- © The Mineralogical Society Of America
Nuclear magnetic resonance (NMR) is a technique that is used very widely throughout science and medicine. There are approaching 20 journals devoted exclusively to NMR and magnetic resonance imaging, and well in excess of 10,000 papers published annually which involve this family of techniques. It has found extraordinarily diverse applications, and its applications to inorganic solids such as minerals represent a very small part of NMR as a whole. There had been occasional NMR studies of minerals since the discovery of the NMR effect in 1946, but until the early 1980s, the large width of NMR resonances in the solid state precluded widespread application of the technique. The most important factor in the application of NMR to minerals was the development of magic angle spinning (MAS), a technique for narrowing lines in solid state NMR. More recently the development of more complex sample spinning arrangements and multiple pulse methods together with the availability of ever higher magnetic fields opens up more and more possibilities for NMR in mineralogy and geochemistry.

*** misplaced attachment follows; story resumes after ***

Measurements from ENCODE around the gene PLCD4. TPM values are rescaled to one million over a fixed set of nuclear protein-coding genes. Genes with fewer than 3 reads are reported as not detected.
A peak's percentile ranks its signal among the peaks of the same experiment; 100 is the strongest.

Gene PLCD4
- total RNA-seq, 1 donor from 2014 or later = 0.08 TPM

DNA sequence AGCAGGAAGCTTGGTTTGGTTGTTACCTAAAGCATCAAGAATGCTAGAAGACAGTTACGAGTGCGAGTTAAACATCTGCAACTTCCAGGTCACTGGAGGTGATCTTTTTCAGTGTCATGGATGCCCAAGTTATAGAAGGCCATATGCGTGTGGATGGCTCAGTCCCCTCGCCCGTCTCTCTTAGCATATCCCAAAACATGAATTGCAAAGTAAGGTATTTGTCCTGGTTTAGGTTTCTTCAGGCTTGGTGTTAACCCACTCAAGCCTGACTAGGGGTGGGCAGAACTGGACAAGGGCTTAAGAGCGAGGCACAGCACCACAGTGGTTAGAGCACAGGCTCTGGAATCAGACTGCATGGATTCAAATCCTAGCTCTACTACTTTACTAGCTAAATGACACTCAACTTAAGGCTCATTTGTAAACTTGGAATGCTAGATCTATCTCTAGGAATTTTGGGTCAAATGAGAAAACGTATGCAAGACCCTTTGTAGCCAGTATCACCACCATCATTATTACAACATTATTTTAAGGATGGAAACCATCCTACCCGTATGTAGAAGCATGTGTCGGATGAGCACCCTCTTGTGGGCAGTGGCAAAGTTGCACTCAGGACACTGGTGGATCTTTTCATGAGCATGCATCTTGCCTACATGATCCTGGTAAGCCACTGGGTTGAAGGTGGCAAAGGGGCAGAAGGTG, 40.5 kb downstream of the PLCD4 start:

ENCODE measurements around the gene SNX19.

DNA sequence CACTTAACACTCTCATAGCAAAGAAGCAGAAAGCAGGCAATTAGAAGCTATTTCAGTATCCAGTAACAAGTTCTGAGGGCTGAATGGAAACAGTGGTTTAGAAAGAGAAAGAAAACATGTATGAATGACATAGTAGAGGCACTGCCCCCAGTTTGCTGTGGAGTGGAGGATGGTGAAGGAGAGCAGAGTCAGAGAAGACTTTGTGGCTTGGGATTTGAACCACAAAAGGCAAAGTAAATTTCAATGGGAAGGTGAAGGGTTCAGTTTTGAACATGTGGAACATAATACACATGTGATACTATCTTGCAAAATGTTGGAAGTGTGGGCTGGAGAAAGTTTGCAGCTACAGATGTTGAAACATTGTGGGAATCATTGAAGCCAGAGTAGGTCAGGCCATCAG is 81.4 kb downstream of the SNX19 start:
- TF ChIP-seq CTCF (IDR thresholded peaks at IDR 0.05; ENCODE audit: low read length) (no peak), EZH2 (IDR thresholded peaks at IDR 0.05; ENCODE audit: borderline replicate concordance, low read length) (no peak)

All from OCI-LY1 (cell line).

NMR is far too diverse and complex for the whole subject to be covered here, so this review will be tightly focused on aspects which relate to understanding the structural role of water in nominally anhydrous minerals. Two review papers (Kirkpatrick 1988; Stebbins 1988) in the “Reviews in Mineralogy” volume on Spectroscopic Methods in Mineralogy and Geology provide an excellent starting point for Earth scientists wishing to learn more about NMR in general. More recent reviews aimed at Earth scientists include those by Fechtelkord (2004) and Kohn (2004), more general reviews of NMR of inorganic solids include Engelhardt and Michel (1987) and MacKenzie and Smith (2002). The web page maintained by J.P. Hornak (http://www.cis.rit.edu/htbooks/nmr/) is also an extremely good resource.
NMR is a multinuclear technique, which means …